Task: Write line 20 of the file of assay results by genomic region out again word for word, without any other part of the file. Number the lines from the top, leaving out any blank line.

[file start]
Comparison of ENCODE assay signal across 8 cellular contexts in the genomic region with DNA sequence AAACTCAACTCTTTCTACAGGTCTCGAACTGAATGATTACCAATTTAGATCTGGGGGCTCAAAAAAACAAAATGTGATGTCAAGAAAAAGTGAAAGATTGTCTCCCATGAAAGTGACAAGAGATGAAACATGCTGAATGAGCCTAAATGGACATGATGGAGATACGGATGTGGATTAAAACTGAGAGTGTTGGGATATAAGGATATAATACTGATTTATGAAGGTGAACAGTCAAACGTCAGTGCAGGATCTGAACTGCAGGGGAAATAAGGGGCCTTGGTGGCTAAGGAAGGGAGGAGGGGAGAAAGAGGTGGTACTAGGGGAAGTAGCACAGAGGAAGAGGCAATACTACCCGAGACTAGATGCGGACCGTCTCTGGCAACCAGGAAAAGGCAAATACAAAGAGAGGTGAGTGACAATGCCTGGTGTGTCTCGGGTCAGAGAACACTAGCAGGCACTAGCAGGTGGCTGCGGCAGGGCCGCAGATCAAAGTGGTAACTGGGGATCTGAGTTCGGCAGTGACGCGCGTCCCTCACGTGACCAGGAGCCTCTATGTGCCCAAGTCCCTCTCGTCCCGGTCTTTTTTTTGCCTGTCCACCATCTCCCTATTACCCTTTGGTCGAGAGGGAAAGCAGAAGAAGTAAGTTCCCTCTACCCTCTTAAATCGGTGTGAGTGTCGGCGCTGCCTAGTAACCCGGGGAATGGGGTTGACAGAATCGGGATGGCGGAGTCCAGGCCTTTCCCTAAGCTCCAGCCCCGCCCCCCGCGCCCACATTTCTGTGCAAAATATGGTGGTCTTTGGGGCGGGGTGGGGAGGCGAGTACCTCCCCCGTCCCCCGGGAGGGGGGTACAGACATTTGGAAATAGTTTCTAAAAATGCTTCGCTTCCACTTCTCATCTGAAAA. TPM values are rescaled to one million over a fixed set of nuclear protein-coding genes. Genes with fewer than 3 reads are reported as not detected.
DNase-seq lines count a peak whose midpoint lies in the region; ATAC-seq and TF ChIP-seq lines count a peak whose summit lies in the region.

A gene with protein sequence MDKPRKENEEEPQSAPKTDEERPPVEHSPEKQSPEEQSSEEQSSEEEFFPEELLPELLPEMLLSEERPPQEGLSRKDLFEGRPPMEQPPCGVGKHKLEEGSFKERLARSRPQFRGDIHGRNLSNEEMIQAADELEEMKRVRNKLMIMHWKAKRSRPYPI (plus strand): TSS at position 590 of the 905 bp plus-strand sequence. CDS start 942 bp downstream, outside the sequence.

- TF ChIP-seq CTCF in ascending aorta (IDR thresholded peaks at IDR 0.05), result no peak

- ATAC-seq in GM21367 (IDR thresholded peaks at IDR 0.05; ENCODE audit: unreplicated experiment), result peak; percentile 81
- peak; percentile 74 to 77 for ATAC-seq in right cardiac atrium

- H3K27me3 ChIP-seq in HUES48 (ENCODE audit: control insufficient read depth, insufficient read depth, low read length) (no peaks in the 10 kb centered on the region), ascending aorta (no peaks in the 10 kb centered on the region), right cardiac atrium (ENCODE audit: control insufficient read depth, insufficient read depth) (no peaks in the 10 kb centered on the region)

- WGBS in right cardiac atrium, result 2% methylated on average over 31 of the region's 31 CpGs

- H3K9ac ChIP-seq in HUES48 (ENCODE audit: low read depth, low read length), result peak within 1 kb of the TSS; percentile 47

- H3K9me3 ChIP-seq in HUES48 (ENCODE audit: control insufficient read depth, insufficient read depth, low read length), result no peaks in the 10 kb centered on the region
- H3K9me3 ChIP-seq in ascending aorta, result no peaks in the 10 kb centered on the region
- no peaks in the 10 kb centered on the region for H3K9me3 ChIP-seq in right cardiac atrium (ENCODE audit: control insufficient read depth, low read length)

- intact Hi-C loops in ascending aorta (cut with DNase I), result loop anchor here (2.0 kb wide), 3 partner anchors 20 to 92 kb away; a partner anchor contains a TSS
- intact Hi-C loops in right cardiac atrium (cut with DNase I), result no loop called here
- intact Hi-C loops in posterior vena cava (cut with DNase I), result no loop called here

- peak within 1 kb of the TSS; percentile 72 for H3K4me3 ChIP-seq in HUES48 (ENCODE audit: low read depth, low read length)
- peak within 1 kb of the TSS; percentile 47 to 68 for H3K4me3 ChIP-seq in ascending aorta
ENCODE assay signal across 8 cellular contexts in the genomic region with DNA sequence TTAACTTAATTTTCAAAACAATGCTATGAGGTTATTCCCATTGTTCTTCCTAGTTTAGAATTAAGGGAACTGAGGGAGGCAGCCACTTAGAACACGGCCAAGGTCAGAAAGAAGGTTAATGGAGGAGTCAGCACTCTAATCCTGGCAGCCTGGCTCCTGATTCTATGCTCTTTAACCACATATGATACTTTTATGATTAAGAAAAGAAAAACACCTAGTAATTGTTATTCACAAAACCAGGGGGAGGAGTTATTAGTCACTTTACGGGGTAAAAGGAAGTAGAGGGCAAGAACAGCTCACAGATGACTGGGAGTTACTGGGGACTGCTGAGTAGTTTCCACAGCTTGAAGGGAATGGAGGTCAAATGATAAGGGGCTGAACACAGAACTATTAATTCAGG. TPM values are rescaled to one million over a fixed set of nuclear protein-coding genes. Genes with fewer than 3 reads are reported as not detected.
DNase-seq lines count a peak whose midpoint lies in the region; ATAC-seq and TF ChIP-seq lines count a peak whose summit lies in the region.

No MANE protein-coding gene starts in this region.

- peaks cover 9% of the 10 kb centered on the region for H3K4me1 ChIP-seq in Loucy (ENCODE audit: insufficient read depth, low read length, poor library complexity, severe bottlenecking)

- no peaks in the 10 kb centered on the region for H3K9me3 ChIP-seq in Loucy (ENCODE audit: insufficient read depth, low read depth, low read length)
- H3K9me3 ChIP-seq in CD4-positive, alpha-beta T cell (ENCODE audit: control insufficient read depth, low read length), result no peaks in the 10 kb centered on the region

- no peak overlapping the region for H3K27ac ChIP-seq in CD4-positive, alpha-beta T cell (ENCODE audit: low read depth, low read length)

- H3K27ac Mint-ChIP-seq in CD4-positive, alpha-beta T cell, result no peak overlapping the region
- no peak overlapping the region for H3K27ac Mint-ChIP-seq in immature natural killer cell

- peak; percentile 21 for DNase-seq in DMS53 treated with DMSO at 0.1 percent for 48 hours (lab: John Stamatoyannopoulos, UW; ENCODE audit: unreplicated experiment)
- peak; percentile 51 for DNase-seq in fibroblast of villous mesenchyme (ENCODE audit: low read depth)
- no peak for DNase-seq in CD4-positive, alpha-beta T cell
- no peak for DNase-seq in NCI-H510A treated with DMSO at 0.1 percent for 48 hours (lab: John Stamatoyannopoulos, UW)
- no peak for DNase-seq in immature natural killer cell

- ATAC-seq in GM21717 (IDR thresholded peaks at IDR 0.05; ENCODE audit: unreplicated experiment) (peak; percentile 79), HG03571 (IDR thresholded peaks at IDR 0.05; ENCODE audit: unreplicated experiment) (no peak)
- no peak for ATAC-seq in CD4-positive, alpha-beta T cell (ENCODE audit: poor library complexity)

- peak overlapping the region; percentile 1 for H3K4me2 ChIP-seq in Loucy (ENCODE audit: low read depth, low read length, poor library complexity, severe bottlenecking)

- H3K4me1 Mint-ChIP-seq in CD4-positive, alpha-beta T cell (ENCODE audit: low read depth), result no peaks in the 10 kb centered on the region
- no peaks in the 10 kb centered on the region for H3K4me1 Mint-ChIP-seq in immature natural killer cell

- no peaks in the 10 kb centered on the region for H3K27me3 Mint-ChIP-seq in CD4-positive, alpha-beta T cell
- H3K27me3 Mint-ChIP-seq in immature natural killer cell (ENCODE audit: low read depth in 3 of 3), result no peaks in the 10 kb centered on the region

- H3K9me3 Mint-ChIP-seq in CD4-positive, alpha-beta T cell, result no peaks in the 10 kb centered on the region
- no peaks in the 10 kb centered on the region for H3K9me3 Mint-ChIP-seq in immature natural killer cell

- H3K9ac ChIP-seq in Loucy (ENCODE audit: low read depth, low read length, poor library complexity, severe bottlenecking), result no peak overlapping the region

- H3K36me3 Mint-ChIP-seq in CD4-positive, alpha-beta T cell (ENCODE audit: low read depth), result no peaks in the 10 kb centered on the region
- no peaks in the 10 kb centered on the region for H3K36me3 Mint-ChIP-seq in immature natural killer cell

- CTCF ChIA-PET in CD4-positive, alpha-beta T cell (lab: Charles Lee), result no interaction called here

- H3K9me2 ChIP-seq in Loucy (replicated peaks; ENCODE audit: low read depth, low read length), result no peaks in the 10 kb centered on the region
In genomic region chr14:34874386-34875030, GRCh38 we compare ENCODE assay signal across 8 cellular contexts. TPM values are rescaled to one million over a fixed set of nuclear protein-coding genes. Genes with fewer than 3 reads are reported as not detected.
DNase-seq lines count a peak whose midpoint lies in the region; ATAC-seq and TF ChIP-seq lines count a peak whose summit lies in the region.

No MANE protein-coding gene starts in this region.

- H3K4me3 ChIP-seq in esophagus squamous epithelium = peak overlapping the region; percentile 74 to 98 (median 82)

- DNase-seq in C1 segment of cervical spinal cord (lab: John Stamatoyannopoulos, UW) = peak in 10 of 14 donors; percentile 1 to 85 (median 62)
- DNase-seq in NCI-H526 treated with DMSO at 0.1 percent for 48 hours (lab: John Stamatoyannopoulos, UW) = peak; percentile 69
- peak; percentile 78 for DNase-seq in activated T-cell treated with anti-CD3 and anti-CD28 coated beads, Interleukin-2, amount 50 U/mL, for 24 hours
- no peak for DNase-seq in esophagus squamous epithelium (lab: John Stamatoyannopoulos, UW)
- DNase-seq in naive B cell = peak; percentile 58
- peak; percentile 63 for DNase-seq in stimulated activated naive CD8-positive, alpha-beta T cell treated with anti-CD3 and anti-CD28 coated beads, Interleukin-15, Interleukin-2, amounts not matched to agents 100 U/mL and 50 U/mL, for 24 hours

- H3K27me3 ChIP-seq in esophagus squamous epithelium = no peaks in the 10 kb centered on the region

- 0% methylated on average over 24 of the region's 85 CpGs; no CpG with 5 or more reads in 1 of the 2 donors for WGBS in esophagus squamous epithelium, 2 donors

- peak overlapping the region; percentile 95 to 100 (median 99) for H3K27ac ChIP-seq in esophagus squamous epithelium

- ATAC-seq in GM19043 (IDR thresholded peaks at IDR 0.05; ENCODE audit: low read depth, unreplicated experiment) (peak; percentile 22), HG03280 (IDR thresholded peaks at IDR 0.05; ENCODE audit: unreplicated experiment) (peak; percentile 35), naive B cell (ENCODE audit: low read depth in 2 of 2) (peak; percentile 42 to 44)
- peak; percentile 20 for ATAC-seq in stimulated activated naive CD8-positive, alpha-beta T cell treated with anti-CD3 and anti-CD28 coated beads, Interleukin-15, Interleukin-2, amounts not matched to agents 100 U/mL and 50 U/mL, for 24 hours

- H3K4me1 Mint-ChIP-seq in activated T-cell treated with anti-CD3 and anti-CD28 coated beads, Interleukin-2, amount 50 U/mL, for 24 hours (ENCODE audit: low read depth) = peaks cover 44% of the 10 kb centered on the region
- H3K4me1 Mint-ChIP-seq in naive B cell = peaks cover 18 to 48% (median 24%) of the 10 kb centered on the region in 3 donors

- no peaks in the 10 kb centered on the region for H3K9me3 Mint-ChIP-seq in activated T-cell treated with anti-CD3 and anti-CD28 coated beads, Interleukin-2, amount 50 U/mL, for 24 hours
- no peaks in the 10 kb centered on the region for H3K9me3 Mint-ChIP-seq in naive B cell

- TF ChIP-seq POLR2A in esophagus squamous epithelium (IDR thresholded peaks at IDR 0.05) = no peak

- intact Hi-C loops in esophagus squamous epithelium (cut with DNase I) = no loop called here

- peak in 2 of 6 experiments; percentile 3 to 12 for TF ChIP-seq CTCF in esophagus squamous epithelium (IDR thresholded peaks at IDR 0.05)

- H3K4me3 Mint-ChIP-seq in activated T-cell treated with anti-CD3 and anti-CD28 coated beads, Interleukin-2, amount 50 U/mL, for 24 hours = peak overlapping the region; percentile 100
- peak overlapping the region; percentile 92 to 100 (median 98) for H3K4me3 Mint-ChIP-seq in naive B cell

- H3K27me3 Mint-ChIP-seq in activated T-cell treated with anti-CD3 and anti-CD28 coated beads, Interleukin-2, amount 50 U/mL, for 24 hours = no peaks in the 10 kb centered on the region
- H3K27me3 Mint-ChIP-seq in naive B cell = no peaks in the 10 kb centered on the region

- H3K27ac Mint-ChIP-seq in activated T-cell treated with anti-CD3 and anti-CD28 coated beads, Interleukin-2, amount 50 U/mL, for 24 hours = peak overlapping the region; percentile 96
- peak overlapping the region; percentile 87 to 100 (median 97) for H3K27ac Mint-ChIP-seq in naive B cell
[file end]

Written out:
No MANE protein-coding gene starts in this region.